People of the Spirit, worshiping Jesus in all places, at all times

So I’ve not written anything for awhile. That’s because I’ve been reading…a lot. In the last six months, I’ve read two works composed of Smith Wigglesworth’s sermons, several essays and pieces by Bp. Lesslie Newbigin, Concerning Spiritual Gifts by Donald Gee, and have been working through Pentecostal and Charismatic Studies: a Reader.

One of aspersions cast toward the Pentecostal tradition is that it doesn’t value education or prize teaching received from spiritual forefathers. I don’t think that first one is true at all. Pentecostals were starting schools and colleges very nearly from the beginning of the movement, and have been at the front lines of campus ministries all over the world.

But there’s some credence to that second one. While many Pentecostals might recognize the names of Charles Parham, William Seymour, and Aimee Semple-McPherson (and in all of this, I betray the fact that my Pentecostal roots are Assemblies of God, not Church of God — so we can mention Tomlinson and Spurling). We might even talk about people we know who were touched by the ministries of Kathryn Kuhlman or David Du Plessis. But rarely have we ever read a word they wrote, or listened to a sermon they preached or a lecture they gave.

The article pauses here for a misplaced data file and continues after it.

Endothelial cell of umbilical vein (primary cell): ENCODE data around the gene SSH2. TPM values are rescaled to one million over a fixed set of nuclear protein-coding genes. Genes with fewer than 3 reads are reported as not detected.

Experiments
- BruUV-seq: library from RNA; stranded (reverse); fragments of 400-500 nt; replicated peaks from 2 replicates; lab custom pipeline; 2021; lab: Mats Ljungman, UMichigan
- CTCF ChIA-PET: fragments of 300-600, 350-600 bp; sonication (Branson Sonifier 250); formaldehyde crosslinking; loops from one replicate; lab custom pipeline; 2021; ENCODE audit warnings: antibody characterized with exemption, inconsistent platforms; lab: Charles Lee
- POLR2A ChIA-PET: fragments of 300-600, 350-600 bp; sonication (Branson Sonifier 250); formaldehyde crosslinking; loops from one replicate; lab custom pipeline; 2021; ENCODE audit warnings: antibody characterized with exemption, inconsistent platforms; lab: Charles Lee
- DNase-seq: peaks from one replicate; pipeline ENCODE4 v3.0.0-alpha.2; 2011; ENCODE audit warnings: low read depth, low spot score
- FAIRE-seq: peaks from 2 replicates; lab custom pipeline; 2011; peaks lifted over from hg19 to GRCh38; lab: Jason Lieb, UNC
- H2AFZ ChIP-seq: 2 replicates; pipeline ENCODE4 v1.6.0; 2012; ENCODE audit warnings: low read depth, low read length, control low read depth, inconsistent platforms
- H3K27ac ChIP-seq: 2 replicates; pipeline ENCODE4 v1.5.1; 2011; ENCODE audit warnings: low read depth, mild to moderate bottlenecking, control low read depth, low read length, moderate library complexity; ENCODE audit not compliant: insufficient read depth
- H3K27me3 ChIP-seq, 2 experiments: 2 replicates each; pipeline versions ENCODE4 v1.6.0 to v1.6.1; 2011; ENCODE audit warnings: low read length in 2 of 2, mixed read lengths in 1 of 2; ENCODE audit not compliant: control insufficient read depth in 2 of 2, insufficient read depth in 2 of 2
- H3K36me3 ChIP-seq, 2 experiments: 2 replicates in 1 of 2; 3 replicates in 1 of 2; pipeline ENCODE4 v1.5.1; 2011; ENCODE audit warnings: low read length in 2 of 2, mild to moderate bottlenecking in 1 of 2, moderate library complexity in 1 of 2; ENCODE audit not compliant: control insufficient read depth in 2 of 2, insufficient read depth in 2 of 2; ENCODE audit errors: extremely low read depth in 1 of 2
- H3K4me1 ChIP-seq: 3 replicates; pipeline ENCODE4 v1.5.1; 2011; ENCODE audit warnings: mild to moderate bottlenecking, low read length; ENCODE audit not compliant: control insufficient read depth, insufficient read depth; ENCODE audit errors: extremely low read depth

We have a Pentecostal tradition, and I remain convinced that it is part of our apostolic heritage as Christians. It’s what Jesus wanted us to have. But if we forget our roots and just work from our experience, we will break up the Pentecostal movement and not have the anointing to bless the Church in the way that God has called the Pentecostal movement to do so. So, I’ll read…and I’ll share what I think we need to remember from our spiritual fathers and mothers…but it’s up to all of us to do so.

Now…back to reading!


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